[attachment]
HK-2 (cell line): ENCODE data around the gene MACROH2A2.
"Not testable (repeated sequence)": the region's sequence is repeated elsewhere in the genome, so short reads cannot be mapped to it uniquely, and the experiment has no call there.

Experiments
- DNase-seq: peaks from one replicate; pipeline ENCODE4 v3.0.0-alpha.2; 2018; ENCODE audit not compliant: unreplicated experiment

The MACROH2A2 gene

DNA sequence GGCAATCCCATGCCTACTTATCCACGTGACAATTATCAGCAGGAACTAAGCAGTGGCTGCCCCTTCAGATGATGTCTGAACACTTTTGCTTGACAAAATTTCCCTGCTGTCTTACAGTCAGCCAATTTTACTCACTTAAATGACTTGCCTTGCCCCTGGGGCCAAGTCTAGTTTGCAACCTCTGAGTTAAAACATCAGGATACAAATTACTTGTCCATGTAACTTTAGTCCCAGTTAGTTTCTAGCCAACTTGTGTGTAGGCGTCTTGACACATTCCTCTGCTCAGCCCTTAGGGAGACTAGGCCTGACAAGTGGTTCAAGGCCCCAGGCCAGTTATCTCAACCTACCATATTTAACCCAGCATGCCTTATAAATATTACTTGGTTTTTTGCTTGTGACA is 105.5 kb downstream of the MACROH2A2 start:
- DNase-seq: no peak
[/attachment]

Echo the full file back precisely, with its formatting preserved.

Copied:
HK-2 (cell line): ENCODE data around the gene MACROH2A2.
"Not testable (repeated sequence)": the region's sequence is repeated elsewhere in the genome, so short reads cannot be mapped to it uniquely, and the experiment has no call there.

Experiments
- DNase-seq: peaks from one replicate; pipeline ENCODE4 v3.0.0-alpha.2; 2018; ENCODE audit not compliant: unreplicated experiment

The MACROH2A2 gene

DNA sequence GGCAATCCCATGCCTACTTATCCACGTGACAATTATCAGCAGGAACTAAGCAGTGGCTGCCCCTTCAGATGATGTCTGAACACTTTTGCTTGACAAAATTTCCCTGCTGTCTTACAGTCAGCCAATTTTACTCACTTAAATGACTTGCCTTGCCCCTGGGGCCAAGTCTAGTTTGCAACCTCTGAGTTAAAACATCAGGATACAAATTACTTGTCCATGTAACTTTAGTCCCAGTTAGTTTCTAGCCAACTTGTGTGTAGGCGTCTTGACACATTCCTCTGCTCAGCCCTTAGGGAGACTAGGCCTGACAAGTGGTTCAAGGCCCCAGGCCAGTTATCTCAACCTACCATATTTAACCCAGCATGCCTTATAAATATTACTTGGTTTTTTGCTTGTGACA is 105.5 kb downstream of the MACROH2A2 start:
- DNase-seq: no peak